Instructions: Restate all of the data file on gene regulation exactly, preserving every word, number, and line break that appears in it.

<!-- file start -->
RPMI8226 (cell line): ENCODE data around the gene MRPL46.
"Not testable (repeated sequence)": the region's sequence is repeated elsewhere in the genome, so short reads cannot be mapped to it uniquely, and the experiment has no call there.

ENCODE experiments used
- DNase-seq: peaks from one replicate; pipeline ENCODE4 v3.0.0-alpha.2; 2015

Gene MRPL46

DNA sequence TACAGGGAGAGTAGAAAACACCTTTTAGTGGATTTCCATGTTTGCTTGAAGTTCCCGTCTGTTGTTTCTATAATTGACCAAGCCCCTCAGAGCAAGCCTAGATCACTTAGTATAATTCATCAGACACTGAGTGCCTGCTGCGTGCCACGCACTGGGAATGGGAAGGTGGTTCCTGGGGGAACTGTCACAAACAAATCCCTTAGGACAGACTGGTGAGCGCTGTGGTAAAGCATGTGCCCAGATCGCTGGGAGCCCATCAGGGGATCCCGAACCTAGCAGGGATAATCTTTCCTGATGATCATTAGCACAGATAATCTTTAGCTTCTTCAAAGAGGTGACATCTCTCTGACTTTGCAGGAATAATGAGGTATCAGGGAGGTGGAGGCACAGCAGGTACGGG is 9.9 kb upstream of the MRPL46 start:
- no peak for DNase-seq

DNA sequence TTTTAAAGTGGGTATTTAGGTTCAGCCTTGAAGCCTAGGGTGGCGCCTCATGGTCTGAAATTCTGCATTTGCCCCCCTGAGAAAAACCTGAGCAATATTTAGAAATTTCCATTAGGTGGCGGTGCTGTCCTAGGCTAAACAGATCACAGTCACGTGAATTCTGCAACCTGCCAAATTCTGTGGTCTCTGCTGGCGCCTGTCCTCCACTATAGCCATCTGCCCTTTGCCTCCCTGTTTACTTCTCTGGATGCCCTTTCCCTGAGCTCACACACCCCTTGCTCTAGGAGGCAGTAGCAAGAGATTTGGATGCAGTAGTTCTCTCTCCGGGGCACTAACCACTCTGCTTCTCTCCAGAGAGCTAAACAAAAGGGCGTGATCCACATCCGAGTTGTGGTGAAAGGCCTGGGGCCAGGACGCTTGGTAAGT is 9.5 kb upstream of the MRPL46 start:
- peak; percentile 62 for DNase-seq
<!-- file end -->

RPMI8226 (cell line): ENCODE data around the gene MRPL46.
"Not testable (repeated sequence)": the region's sequence is repeated elsewhere in the genome, so short reads cannot be mapped to it uniquely, and the experiment has no call there.

ENCODE experiments used
- DNase-seq: peaks from one replicate; pipeline ENCODE4 v3.0.0-alpha.2; 2015

Gene MRPL46

DNA sequence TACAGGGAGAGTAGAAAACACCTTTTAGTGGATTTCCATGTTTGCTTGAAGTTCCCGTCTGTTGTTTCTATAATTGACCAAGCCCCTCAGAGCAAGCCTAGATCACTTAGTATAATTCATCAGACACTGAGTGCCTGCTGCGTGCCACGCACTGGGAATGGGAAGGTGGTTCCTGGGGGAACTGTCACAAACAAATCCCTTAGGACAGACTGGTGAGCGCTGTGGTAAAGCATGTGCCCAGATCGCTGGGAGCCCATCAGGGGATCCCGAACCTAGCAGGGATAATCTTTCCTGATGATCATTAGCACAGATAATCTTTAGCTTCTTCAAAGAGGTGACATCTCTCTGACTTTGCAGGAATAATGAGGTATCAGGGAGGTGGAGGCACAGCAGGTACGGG is 9.9 kb upstream of the MRPL46 start:
- no peak for DNase-seq

DNA sequence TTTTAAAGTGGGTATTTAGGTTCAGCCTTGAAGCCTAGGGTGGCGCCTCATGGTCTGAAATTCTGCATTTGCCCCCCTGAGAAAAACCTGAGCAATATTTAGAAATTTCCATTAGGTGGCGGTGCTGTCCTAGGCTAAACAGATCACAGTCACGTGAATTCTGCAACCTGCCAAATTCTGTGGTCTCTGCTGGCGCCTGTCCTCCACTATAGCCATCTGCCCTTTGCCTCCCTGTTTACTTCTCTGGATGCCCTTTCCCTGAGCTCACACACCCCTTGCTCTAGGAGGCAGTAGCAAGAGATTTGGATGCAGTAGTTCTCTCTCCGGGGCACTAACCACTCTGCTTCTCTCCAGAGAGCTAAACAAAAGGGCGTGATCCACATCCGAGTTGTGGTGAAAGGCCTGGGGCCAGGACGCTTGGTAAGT is 9.5 kb upstream of the MRPL46 start:
- peak; percentile 62 for DNase-seq